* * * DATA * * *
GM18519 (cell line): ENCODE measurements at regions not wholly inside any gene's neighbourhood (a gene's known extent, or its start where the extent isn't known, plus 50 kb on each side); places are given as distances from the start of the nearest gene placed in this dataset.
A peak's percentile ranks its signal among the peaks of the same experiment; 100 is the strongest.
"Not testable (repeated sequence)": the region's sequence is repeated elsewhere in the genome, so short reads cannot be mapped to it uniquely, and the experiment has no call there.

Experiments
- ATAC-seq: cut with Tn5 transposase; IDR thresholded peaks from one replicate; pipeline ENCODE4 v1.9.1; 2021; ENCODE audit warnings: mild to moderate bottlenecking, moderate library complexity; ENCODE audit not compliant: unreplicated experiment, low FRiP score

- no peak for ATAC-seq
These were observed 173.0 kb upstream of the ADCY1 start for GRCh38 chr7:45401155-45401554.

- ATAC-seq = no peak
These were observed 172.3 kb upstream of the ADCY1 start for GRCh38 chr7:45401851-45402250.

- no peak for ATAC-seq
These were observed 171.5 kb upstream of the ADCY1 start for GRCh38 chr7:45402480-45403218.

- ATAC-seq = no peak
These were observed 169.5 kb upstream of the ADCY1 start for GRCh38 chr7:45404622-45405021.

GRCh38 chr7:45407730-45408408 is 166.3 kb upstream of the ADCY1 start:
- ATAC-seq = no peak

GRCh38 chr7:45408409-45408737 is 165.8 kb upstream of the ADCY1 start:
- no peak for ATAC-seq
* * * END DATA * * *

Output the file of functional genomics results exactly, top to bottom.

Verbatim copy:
GM18519 (cell line): ENCODE measurements at regions not wholly inside any gene's neighbourhood (a gene's known extent, or its start where the extent isn't known, plus 50 kb on each side); places are given as distances from the start of the nearest gene placed in this dataset.
A peak's percentile ranks its signal among the peaks of the same experiment; 100 is the strongest.
"Not testable (repeated sequence)": the region's sequence is repeated elsewhere in the genome, so short reads cannot be mapped to it uniquely, and the experiment has no call there.

Experiments
- ATAC-seq: cut with Tn5 transposase; IDR thresholded peaks from one replicate; pipeline ENCODE4 v1.9.1; 2021; ENCODE audit warnings: mild to moderate bottlenecking, moderate library complexity; ENCODE audit not compliant: unreplicated experiment, low FRiP score

- no peak for ATAC-seq
These were observed 173.0 kb upstream of the ADCY1 start for GRCh38 chr7:45401155-45401554.

- ATAC-seq = no peak
These were observed 172.3 kb upstream of the ADCY1 start for GRCh38 chr7:45401851-45402250.

- no peak for ATAC-seq
These were observed 171.5 kb upstream of the ADCY1 start for GRCh38 chr7:45402480-45403218.

- ATAC-seq = no peak
These were observed 169.5 kb upstream of the ADCY1 start for GRCh38 chr7:45404622-45405021.

GRCh38 chr7:45407730-45408408 is 166.3 kb upstream of the ADCY1 start:
- ATAC-seq = no peak

GRCh38 chr7:45408409-45408737 is 165.8 kb upstream of the ADCY1 start:
- no peak for ATAC-seq